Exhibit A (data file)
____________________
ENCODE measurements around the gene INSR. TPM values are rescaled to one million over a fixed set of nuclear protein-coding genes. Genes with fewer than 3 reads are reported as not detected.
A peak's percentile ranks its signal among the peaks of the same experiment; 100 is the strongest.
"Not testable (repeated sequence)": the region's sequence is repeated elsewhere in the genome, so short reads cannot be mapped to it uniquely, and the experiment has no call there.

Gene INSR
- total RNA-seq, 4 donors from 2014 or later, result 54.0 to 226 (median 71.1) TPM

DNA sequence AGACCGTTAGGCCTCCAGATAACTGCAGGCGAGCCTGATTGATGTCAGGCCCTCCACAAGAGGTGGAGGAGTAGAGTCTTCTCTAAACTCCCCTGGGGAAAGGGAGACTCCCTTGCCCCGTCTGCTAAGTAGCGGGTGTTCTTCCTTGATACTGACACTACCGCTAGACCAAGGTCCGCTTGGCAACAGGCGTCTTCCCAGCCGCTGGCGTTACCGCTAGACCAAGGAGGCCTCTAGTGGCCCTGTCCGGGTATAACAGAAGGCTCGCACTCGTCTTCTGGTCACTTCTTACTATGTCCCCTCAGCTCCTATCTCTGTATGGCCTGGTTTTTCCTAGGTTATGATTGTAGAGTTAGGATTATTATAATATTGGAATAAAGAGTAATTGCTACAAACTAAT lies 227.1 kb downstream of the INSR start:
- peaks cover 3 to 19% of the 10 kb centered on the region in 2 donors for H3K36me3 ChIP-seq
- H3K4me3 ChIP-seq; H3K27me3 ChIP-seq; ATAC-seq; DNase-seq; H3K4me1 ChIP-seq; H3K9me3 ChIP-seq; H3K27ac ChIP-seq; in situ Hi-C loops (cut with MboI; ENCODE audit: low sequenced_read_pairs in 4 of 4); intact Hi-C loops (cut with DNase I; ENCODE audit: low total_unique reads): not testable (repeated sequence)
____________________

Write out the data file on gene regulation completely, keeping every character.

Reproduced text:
ENCODE measurements around the gene INSR. TPM values are rescaled to one million over a fixed set of nuclear protein-coding genes. Genes with fewer than 3 reads are reported as not detected.
A peak's percentile ranks its signal among the peaks of the same experiment; 100 is the strongest.
"Not testable (repeated sequence)": the region's sequence is repeated elsewhere in the genome, so short reads cannot be mapped to it uniquely, and the experiment has no call there.

Gene INSR
- total RNA-seq, 4 donors from 2014 or later, result 54.0 to 226 (median 71.1) TPM

DNA sequence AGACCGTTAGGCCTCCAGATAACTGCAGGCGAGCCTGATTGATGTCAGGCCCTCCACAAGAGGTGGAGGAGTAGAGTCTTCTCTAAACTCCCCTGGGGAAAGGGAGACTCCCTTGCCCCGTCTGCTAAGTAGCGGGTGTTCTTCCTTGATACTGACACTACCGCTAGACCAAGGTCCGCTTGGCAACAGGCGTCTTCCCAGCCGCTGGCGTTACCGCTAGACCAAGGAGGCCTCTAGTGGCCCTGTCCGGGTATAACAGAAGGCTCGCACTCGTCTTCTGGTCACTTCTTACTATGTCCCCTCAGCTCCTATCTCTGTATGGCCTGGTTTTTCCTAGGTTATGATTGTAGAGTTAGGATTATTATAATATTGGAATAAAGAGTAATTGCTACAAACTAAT lies 227.1 kb downstream of the INSR start:
- peaks cover 3 to 19% of the 10 kb centered on the region in 2 donors for H3K36me3 ChIP-seq
- H3K4me3 ChIP-seq; H3K27me3 ChIP-seq; ATAC-seq; DNase-seq; H3K4me1 ChIP-seq; H3K9me3 ChIP-seq; H3K27ac ChIP-seq; in situ Hi-C loops (cut with MboI; ENCODE audit: low sequenced_read_pairs in 4 of 4); intact Hi-C loops (cut with DNase I; ENCODE audit: low total_unique reads): not testable (repeated sequence)